How Photographs Exist
This seminar looks at photography's place in everyday life since the mid-twentieth century, with a particular focus on the materiality of photographs--on photographs as things, and the lives they lead. The course surveys the diverse physical forms photographs have taken in recent history: images made of silver, ink, and pixels, and experienced as prints, transparencies, projections, and screens--radio photographs and Viewmaster discs alongside smartphone screens and the rebirth of instant film. But we'll also attend to the social settings that these images call home: family slideshows and flea markets as well as social media, server farms, or Musumeci vs. Department of Homeland Security. Our challenge is to understand the way these forms and contexts shape our experiences as viewers, users, and lovers of images. How do the material qualities of photographs affect our daily interactions with pictures? What has changed--and what hasn't--in the transition to digital technologies? Direct examination of materials in university repositories. Individual and collaborative writing projects and small practical assignments.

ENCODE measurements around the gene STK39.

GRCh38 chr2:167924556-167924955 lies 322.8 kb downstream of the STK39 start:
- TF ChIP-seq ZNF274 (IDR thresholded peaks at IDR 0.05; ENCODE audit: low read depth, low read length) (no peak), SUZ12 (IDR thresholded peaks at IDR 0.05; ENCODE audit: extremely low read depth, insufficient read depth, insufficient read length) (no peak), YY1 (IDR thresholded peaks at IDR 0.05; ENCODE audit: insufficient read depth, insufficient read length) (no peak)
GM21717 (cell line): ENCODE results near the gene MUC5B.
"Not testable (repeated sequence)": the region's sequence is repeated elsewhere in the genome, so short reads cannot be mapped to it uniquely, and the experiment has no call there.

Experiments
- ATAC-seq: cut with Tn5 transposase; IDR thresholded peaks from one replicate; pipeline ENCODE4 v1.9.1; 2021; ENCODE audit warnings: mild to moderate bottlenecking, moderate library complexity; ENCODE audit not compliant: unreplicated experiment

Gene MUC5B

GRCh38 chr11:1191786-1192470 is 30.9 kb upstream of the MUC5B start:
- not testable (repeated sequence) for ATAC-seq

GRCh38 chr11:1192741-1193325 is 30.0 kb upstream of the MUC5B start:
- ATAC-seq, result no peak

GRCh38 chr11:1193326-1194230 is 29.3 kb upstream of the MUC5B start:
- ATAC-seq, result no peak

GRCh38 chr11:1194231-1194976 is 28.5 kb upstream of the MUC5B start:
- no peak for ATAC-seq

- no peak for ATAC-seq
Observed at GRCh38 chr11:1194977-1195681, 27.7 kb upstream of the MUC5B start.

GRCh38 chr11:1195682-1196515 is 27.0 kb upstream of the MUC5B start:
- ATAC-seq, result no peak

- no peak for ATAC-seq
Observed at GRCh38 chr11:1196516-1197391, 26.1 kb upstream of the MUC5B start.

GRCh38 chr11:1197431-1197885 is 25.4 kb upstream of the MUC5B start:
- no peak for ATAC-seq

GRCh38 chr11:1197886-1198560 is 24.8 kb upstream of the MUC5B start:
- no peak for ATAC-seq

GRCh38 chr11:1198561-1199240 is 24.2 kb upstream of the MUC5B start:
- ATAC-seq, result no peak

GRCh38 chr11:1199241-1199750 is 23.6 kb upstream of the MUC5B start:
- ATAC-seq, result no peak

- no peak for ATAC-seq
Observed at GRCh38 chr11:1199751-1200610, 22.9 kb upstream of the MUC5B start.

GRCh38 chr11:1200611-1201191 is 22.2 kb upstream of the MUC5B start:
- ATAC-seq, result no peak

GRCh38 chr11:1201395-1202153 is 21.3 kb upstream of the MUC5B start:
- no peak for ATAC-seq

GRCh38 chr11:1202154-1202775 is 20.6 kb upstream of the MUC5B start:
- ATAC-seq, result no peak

Estimated cost of materials: $50 or more, but less than $100. D. 4